Meditation for Monday
And in those days, Peter stood up in the midst of the disciples, and said, (the number of names together were about an hundred and twenty). Acts 1:15
How many of Jesus’ disciples can you name without looking it up in the Bible? It helps if you learned those names in the Sunday School chorus ‘There were twelve disciples’. And if you were to do your naming at the time of today’s text, you would be able to eliminate the name of Judas Iscariot, eleven in all. But our text speaks of 120 or so names; I am sure you can’t name all of those! Where did the extra 109 come from? And what is the importance of all those extra people?
Consider the situation, which was only days after Jesus had departed and gone back to Heaven. He had instructed His disciples to wait in Jerusalem for the Holy Spirit, Who was to come and empower them to be witnesses for their Lord. They had no idea what was going to happen, or even when. Then did not know much of anything about the Holy Spirit and how He was to with with them. They were still afraid of the Jewish leaders, and kept out of sight as much as possible. But the group grew in size, as those who were faithful to Jesus and who had believed the account of His resurrection gathered themselves together for comfort, encouragement, and expectation. We know who some of the additional people were, of course. Mary, the mother of Jesus, was there, and Mary Magdalene, and other faithful women who had served Jesus faithfully. Devoted followers such as Mary, Martha, and Lazarus were probably there, and possibly Nicodemus and other people who had received Jesus’ message gladly. Although nicely larger than just the handful of disciples, 120 people doesn’t sound like many to launch a message that would transform the world. Especially when they had no idea how it was to happen! But God used the little company mightily, as we find out in the rest of Acts. And God uses little companies today in amazing ways.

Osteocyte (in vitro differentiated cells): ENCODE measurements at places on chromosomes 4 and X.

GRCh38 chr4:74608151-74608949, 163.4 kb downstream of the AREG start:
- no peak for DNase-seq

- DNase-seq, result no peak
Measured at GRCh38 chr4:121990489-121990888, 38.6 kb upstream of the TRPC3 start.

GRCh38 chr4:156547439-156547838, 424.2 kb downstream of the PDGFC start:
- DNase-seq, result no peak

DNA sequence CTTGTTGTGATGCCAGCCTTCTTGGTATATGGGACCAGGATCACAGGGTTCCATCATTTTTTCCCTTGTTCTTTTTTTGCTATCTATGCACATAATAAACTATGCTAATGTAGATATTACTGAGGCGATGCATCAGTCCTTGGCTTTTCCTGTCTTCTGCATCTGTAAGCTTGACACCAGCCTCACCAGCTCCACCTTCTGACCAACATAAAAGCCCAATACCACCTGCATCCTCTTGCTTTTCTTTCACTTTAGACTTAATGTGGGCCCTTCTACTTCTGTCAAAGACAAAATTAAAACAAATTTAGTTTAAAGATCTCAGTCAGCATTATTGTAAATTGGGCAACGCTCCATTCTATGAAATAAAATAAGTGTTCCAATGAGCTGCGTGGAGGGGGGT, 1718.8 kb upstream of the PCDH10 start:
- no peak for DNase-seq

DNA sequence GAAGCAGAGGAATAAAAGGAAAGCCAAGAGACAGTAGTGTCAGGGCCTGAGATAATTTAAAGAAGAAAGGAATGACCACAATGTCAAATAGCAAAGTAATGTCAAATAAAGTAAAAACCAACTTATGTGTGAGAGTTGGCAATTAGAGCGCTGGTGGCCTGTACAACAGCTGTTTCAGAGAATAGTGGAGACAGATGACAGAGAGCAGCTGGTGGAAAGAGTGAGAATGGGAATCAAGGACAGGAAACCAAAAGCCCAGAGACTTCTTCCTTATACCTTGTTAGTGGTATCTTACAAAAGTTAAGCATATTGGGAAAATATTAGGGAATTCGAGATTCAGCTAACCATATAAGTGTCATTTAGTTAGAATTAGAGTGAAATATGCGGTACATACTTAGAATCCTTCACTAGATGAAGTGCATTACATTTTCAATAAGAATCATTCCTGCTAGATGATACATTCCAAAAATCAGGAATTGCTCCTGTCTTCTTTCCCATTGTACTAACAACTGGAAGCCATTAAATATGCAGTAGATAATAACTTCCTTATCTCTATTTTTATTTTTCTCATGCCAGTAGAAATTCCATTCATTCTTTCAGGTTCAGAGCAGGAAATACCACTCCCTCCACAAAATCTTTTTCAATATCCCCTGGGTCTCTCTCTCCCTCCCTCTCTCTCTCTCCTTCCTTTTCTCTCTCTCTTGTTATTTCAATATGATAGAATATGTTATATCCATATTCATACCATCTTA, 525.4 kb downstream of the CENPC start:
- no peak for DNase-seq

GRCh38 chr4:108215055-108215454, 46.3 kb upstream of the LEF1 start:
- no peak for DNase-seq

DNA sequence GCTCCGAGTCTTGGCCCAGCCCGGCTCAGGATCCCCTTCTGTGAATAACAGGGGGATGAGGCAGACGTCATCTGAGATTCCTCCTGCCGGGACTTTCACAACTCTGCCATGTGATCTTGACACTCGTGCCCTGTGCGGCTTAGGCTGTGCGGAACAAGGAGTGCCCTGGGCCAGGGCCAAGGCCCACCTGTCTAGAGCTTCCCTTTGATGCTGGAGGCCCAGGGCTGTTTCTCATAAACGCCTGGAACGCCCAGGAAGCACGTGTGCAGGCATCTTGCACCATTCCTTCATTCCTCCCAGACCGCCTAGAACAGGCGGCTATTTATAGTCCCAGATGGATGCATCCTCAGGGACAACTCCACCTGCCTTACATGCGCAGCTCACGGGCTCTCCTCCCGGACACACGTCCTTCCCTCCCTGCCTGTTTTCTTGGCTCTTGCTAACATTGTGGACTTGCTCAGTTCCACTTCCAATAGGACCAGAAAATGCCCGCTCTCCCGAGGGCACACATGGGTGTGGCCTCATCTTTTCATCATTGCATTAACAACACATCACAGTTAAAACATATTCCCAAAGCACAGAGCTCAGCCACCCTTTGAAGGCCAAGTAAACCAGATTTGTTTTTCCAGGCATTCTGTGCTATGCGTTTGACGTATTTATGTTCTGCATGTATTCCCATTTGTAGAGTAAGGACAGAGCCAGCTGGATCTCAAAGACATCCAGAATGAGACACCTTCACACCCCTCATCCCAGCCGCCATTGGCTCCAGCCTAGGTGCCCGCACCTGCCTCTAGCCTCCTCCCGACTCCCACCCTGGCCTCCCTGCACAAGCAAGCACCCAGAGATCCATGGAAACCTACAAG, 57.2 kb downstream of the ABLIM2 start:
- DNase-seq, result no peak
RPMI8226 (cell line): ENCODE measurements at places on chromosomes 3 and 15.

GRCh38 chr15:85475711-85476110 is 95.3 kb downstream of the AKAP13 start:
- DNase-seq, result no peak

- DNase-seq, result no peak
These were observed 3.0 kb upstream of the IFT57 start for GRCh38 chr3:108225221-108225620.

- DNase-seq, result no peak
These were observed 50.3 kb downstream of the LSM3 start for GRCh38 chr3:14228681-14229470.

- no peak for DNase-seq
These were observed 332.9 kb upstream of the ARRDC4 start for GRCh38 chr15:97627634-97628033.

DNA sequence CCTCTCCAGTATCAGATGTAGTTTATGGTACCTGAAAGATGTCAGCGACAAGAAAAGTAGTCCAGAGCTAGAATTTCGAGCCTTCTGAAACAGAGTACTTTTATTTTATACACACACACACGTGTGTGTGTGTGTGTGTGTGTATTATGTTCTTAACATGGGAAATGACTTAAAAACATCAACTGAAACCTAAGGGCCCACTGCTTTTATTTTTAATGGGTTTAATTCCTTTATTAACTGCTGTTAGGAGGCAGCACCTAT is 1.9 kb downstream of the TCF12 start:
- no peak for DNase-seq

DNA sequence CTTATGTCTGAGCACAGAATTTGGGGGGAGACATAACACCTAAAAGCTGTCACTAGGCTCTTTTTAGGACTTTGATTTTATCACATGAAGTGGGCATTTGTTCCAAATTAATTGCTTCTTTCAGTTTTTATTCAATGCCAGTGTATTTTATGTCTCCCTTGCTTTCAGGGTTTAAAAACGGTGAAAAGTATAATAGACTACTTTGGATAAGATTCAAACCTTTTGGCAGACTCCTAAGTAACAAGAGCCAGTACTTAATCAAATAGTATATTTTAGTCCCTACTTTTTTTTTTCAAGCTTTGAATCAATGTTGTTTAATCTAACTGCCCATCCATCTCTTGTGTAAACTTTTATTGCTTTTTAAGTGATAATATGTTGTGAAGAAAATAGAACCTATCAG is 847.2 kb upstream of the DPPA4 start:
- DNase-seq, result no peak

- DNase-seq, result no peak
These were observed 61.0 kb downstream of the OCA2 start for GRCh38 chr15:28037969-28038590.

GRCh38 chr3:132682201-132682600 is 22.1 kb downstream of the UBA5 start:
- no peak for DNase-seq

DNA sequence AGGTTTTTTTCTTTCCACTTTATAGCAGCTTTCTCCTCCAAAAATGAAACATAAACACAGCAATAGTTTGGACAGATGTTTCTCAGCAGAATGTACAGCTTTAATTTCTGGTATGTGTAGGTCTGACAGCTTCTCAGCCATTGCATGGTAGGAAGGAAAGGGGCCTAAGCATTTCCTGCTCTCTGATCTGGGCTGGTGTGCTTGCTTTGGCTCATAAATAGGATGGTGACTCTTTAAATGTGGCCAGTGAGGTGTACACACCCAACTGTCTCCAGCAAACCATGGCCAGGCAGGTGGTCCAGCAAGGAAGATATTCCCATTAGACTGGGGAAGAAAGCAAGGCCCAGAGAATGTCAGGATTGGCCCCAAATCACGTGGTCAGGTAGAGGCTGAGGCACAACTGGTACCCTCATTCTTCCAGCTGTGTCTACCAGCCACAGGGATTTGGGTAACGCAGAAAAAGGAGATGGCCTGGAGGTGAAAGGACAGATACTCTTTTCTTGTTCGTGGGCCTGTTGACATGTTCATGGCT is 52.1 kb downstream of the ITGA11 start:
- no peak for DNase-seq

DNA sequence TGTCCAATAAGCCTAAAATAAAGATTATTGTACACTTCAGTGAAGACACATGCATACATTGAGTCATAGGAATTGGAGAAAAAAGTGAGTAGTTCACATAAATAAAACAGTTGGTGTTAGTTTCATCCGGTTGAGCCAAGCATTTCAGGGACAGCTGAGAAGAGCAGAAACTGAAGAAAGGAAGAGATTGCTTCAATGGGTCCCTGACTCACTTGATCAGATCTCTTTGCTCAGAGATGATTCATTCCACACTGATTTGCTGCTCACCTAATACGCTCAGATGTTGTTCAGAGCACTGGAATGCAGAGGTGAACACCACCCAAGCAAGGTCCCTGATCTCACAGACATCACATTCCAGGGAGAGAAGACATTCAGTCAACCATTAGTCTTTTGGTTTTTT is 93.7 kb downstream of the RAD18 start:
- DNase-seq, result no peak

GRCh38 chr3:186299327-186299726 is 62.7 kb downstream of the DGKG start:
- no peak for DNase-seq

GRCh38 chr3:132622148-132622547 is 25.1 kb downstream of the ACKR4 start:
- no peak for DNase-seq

How large a company would it take to turn your town upside down like the disciples did to Jerusalem? The company that Peter was addressing in today’s text had severe limitations until the Holy Spirit was given. You and the others in your Assembly have no such restrictions. In fact, you have the entire Bible from which to preach the Gospel and to teach believers. Including the example of these disciples. If God could use such a skittish, disorganized group like the one Peter was addressing, He can surely use companies of faithful believers today.
As we consider the relatively small group that Peter was speaking to, and what transpired as a result of their obedience, we can surely grasp the potential of the little groups that gather to the Name of the Lord Jesus today. -Jim MacIntosh